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Tell you what, they don’t make LPs like this anymore; John Otway & Wild Willy Barrett.  Released during the fervent vortex that was 1976, some tracks on which were produced by some unknown dude called Pete Townsend*, who also has the cheek to play on a couple of tracks here.  The gleeful anarchy and sarcasm of the single ‘Really Free’ saw Otway & Barrett lumped in with the nascent punk movement, but I’d argue their roots were far more whimsical and old school than that, a strain of genuine folk eccentricity.

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Given pride of place at the start of Side 2 ‘Really Free’ is a joyous slice of artful/artless nonsense, with a backing that seems as artificial as pink icing.  Every bit as punk as Jilted John and Plastic Bertrand, Otway and Barrett took their place in the spiky periphery, helped by all manner of gonzoid performances – the most famous of which saw him fall crotch first into the sharp-end of a speaker cab on live TV.  I love this track unreservedly and it’s all down to Otway’s vocals which teeter effortlessly between matter-of-fact, wide-eyed ingénue and sarcastic – no easy trick to pull off this kind of divine idiocy, it’s like Dostoyevsky’s Prince Lev Nikolaevich Myshkin all wrapped up in 2:59.  All together now 1-2-3-4,

Well I wake up in the morning,
Tell me baby what do you see?
I see my true love and she walks up and she kisses me,
I say “Cor baby that’s really free”

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But this really isn’t an apt representation of John Otway & Wild Willy Barrett at all.  If you asked me to sum up the pervading sounds of the LP I’d witter on and on about chunks of the Incredible String Band (ISB), Dylan and, even, The Fugs all wrapped up in a hunk of folky stuff I’ve yet to identify.  I mean take opener ‘Misty Mountain’, it almost packs a folk reggae vibe, an Appalachian bounce and vocals that are pure Aylesbury** via Mike Heron circa The Hangman’s Beautiful Daughter.  It defies all logic and taste to be really great… But not as much as next track ‘Murder Man’, featuring all manner of verbal percussion, beautifully precise guitars and a twisted vocal, wrapped up in more ISB sweetness.

There are plenty of similarly bonkers moments throughout, the sound of two young men with no real idea of the rules of the game, steering whatever course they chose.  The very English hoe down on ‘If I Did’ and the revving guitar/cars^ on ‘Racing Cars’, being prime examples, as is the totally insane ‘Louisa On A Horse’, which has a vocal so stylized as to be wholly, brilliantly, unintelligible.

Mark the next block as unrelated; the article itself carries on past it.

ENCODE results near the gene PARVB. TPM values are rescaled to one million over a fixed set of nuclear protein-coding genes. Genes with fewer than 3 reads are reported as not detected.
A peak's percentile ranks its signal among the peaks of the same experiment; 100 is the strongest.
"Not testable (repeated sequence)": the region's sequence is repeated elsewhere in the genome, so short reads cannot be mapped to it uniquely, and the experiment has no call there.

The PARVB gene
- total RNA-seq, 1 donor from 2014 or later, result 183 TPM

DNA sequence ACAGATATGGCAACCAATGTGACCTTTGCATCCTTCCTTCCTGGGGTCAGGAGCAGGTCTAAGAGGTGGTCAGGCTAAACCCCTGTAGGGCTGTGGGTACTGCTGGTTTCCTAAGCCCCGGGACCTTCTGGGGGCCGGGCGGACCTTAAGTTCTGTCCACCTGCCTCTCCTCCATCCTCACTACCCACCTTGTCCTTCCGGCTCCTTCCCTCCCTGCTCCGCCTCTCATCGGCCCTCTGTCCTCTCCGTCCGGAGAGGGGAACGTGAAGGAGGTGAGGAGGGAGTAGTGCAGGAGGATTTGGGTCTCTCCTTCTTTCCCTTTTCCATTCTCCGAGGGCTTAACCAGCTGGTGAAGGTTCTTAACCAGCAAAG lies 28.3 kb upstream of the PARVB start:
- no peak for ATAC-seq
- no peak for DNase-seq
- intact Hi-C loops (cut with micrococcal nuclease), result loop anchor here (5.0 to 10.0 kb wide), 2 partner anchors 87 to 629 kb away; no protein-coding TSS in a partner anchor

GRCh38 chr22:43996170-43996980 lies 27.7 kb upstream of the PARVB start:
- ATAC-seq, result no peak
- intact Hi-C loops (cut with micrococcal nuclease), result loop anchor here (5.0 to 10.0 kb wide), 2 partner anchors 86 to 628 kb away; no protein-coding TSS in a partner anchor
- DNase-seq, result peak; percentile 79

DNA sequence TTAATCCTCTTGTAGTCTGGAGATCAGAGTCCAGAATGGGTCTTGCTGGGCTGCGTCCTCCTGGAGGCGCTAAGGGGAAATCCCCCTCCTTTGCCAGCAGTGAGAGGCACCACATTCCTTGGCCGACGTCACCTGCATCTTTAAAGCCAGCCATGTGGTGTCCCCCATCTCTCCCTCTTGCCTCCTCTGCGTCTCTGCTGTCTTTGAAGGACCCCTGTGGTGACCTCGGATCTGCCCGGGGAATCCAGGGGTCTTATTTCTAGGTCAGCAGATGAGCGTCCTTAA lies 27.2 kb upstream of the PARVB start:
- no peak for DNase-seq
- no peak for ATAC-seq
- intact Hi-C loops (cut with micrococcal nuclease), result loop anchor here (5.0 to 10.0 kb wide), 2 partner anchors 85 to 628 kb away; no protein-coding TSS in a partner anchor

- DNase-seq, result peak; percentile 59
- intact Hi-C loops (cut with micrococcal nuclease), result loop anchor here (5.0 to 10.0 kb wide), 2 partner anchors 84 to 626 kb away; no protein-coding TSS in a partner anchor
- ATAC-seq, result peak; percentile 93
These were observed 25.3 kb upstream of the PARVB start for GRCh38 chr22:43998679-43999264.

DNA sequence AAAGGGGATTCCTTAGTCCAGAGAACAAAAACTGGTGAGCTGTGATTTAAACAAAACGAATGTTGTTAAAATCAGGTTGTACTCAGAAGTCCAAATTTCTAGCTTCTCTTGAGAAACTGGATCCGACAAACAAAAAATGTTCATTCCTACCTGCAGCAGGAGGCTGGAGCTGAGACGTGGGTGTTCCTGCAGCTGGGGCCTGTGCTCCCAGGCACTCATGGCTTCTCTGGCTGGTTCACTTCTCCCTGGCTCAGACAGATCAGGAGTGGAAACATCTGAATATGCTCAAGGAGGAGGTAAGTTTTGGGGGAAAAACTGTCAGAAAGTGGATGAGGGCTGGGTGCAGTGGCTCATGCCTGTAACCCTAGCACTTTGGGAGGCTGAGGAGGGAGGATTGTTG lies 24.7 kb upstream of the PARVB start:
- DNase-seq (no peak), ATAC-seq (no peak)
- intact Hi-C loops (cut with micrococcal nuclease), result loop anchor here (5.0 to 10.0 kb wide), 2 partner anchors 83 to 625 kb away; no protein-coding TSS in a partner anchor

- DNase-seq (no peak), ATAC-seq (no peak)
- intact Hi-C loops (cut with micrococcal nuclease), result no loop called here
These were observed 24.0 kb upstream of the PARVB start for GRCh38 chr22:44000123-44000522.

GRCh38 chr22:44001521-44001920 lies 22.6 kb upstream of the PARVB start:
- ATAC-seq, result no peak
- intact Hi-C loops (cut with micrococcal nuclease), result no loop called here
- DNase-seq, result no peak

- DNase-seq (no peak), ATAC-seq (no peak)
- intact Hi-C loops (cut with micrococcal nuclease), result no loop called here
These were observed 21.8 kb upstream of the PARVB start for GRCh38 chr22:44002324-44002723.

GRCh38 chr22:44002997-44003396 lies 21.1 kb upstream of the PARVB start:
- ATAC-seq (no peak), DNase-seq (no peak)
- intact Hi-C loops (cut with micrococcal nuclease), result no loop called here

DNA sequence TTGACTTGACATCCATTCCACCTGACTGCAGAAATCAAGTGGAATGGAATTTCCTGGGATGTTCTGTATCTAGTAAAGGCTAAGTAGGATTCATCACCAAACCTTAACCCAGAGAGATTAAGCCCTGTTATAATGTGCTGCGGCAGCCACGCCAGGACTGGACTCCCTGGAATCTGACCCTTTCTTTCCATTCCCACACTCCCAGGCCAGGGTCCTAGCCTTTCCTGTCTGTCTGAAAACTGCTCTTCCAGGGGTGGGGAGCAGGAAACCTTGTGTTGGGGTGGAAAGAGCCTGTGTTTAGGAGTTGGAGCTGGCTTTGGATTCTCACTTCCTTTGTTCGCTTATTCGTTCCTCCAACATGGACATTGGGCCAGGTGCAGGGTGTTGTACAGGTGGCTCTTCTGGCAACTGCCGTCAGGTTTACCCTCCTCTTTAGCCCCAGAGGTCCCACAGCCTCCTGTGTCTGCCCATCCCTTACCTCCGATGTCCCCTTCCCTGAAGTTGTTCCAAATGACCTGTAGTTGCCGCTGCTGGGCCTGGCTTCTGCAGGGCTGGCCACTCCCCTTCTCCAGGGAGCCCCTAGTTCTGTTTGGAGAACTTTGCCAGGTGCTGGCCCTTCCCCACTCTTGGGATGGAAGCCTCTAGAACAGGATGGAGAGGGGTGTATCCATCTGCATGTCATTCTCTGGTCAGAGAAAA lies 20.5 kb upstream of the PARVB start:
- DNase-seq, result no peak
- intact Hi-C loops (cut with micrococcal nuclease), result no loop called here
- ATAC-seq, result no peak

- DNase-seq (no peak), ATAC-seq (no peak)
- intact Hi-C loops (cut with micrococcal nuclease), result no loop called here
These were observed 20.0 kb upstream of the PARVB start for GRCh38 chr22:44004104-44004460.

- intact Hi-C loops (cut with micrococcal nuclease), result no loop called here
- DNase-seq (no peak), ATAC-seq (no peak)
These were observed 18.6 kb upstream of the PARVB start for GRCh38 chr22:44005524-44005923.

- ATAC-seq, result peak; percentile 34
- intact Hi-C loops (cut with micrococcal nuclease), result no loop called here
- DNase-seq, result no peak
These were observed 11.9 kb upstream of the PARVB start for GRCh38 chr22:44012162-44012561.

All so far, so funny but what stops this descending into the parodic are the flashes of real feeling that the likes of ‘Bluey Green’ are shot through with; this could be Arlo Gutherie at his sweetest and best.  It’s a real heart-wrencher, a veritable gem, stealing in after ‘Really Free’.  This is such a young man’s LP, they just can’t resist taking the piss, but every so often they show their chops to stop us pigeon-holing them.  If I was going to set up a company I’d call it Bluey Green Inc., I like it that much – even if it was solely involved in manufacturing red things, maybe particularly so.   ‘Trying Times’ = ditto.

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Best of all to my mind is the barn-storming cover of Bob Lind’s  ‘Cheryl’s Going Home’, which is pure wonky Springsteen-on-a-budget from the opening couplet, on in,

The thunder cracks against the night
The dark explodes with a yellow light

I don’t know the original at all, but I love this beyond all description and reason.  The overall effect is fabulous, particularly when Otway goes all crackly with emotion towards the end.  I’ll probably call my next multi-multi-million pound enterprise Cheryl’s Gone Home Ltd. True story.  For the sake of maintaining a positive outlook we’ll ignore the soppy, closing ‘Geneve’.

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When I was at university Otway was always touring, I don’t mean often, I mean ALWAYS, right there playing whichever den of iniquity would have him.  His story is a brilliant one, I’d recommend you check out his excellent website for a nose around.  His story is far too fabulous to go into in too much detail here but I would also really recommend you give the trailer for his movie, the modestly titled, Rock & Roll’s Greatest Failure: The Otway Movie a spin too.

If this is the sound of failure, deal me in.  They really don’t make LPs like this anymore.

474 Down.

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**hometown of both of these gentlemen.

^Definitely pre-dating Montrose by a few years.

9 thoughts on “Whimsy & Chips

  1. This is why I love coming here, and this whole little community of bloggers we have here. I get introduced to something I did not know even existed, and I get an insightful write-up about it, besides. Life is grand.

    1. Thank you – no connection, HMHB are from up here actually. I know a fella who drummed with them for a while.

      Otway & Barrett had a touch more folky seriousness, def some ISB in the mix.

  2. I did hear a John Otway album once upon a time but I can’t remember it. When I worked in Walthamstow, East London, he seemed to be a regular at the Royal Standard pub but again, I never went to see him. It seems here that I missed something rather good.

    1. Sorry I forget that your mother gave you the middle name Plastic in honour of her favourite Belgian. I meant no offence to you, or your fellow Bertrandists.

      1. I only revealed that in my autobiograhy ‘It’s A Long Way To The Top(If You Wanna Do Nothing): My Life Told In Boring Stories’. Thanks for reading.

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